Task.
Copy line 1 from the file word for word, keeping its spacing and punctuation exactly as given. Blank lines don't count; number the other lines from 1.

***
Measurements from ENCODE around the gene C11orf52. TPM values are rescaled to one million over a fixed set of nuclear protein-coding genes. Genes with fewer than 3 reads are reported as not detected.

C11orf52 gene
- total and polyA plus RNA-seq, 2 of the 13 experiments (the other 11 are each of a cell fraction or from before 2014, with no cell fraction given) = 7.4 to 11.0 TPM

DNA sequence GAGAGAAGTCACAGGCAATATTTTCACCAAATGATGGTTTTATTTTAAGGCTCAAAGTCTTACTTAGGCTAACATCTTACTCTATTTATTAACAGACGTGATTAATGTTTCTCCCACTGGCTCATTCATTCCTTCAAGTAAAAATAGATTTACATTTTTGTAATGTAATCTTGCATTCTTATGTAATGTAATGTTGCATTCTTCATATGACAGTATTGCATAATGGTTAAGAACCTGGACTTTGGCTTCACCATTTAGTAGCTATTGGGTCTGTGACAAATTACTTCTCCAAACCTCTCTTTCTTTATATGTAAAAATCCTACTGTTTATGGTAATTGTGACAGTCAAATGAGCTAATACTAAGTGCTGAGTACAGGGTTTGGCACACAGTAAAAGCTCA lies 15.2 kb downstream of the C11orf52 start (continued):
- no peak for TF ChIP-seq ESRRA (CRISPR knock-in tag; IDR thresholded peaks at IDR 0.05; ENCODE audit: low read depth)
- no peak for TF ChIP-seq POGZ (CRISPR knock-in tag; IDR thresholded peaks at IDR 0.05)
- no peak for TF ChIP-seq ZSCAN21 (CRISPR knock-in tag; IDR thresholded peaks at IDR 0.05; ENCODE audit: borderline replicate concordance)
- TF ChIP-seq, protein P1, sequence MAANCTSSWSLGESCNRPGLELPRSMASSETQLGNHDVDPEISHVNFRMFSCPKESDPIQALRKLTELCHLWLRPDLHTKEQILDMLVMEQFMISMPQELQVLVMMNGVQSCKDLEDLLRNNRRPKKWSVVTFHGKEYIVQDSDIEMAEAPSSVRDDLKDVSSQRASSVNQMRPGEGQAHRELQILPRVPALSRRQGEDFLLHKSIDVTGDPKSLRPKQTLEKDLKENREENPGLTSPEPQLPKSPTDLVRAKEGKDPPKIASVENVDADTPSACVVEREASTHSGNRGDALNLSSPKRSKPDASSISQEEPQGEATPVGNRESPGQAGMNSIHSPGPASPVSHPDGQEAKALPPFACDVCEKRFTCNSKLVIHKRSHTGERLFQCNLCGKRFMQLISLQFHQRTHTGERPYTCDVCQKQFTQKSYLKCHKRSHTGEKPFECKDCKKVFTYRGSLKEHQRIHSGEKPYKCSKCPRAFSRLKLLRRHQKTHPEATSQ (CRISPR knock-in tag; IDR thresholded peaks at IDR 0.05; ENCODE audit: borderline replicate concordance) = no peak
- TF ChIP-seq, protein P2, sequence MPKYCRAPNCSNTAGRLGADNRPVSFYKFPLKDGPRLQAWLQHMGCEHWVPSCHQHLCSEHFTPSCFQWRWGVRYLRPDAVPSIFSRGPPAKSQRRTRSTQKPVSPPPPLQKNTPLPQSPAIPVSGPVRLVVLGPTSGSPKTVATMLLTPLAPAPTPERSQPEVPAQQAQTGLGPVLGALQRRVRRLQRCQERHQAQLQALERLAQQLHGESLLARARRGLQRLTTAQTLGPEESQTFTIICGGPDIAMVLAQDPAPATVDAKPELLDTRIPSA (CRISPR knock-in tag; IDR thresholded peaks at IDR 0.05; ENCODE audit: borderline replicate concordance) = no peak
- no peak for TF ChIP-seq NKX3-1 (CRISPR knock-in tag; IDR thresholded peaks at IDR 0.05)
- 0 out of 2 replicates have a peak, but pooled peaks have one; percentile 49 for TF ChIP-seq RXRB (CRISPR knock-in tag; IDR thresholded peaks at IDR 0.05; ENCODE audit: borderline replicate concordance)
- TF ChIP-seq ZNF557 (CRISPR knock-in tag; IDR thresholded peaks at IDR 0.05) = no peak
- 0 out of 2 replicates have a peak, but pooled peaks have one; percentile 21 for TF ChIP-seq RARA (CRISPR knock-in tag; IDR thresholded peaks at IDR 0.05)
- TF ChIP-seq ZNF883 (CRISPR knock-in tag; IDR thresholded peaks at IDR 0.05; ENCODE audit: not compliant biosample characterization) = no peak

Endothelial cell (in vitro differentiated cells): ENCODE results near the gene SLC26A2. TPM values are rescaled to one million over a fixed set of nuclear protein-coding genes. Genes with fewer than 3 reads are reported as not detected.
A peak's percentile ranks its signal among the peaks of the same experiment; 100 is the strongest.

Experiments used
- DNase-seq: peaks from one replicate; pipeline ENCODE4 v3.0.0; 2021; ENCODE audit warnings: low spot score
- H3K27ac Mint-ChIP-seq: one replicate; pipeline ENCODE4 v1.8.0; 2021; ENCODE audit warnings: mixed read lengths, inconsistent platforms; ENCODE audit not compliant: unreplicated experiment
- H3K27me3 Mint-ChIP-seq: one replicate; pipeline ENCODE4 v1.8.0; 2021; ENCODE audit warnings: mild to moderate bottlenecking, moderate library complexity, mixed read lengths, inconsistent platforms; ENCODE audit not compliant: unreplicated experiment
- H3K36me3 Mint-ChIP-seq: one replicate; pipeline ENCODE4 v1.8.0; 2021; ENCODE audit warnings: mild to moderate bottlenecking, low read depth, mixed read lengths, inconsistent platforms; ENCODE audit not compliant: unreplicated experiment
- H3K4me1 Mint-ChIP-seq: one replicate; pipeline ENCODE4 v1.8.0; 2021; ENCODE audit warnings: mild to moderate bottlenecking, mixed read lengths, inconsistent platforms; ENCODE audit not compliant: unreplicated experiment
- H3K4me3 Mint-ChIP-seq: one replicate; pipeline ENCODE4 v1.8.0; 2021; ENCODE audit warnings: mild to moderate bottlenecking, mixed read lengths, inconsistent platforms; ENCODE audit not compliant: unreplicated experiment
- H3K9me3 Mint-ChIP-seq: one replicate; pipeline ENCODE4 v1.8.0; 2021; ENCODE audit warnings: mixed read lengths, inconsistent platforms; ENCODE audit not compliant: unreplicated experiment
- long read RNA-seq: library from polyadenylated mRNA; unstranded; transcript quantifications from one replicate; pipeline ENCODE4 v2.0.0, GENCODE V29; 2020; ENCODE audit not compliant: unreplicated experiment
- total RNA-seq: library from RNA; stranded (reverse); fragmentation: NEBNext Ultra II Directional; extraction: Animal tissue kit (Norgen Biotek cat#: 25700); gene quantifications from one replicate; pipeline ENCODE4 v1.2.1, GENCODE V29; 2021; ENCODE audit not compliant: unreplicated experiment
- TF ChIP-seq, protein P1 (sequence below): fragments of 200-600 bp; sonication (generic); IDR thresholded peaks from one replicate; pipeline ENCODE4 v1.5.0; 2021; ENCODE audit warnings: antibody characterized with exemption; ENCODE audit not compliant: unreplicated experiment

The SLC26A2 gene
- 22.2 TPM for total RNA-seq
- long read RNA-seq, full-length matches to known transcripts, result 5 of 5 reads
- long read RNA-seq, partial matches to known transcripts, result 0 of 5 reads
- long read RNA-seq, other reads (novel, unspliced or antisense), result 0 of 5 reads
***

Measurements from ENCODE around the gene C11orf52. TPM values are rescaled to one million over a fixed set of nuclear protein-coding genes. Genes with fewer than 3 reads are reported as not detected.